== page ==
After reflecting on the PhD Deaf workshop overall, I realised that I enjoyed the networking aspect the most, especially meeting deaf professors, current PhD students and those aspiring to do a PhD in the future. It was cool to meet deaf academics from all over the world who were researching various fields beyond my own discipline. This included fields such as STEM, health, nursing, art education, and so on. It broadened my outlook even more and made me feel like nothing is impossible. I also enjoyed connecting with those who shared similar research interests as me in deaf education, deaf studies and linguistics. I loved the energy in the room and the intellectually stimulating conversations that ensued.


I left Ål feeling rejuvenated. I now feel motivated to press on for the remainder of my PhD journey. The interactions I had with the facilitators and participants during the workshop served as fuel for me. My tank is full. Even though I have a supportive PhD supervisor and have made friends with some hearing students at NTU who have filled me in on the ins and outs of how to navigate a PhD in the Singapore context, hearing spaces are not always fully accessible to me. Being the only deaf PhD student at NTU is not easy and navigating accessibility in Singapore does drain my energy at times.


I must say that I have enjoyed the PhD journey in Singapore thus far despite the challenges that I have encountered. One of the main reasons is my PhD supervisor. The other thing that keeps me going is the support of friends and former colleagues from the US, UK as well as a few friends from Singapore via zoom calls, text messages or in-person catch-ups. It has mitigated this energy drain that I sometimes experience. I notice my motivation and energy levels rise whenever I get to chat with them about my research, work and life in general. My cup goes from nearly empty to almost full. However, there is nothing like meeting other deaf academics in-person and having that face-to-face interaction. The onsite experience at the retreat was energising and empowering in a way that all the text messages and zoom video calls cannot beat.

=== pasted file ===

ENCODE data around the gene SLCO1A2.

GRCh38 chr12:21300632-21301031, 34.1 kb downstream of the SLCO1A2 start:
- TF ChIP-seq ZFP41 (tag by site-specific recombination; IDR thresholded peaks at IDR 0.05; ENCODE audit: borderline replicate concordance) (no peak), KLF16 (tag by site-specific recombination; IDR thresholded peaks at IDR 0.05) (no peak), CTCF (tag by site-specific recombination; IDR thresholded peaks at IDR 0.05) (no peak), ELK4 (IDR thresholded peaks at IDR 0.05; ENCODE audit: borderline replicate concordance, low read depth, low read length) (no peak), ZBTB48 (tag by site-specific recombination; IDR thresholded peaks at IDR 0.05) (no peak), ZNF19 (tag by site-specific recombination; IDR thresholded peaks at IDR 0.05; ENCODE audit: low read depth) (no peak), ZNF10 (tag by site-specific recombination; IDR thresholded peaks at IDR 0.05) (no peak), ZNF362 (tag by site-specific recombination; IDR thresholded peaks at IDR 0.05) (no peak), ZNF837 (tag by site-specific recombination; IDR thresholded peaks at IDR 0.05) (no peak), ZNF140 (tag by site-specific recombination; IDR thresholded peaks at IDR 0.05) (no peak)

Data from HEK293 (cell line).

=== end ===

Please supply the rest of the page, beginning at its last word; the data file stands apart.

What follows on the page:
Although, I do admit I was a little over stimulated on the first day with all the signing going on in the room - simply because I haven't been in a vibrant deaf space like this in a long time ever since the pandemic stopped the world for 2 years. But, I got used to it as time went on and was just happy to be there. The week went by so quickly. I wished it could have gone on for another week!


The Norway trip is also one of the reasons why I got motivated to start this blog and finally create a professional site for myself which I have been wanting to do for a while. Someone emphasised the importance of writing regularly, even if it's just a bit everyday. I have therefore decided to use this blog as an outlet to share the highs and lows of my PhD journey in Singapore, and other aspects of my life on a regular basis.


Much gratitude to my PhD supervisor and co-supervisor for allowing me to claim their bench fees to offset part of the cost for this trip.


My brain is happy and my heart is full. 😃


I feel so pumped up for what is to come.


In 2024, I should be in the writing stage of my PhD, if all goes to plan. I wouldn't mind coming back to Ål for a writing retreat in the summer if there is one organised at that time. That is, if my life circumstances and finances permit me to do so then.


Hope to be back!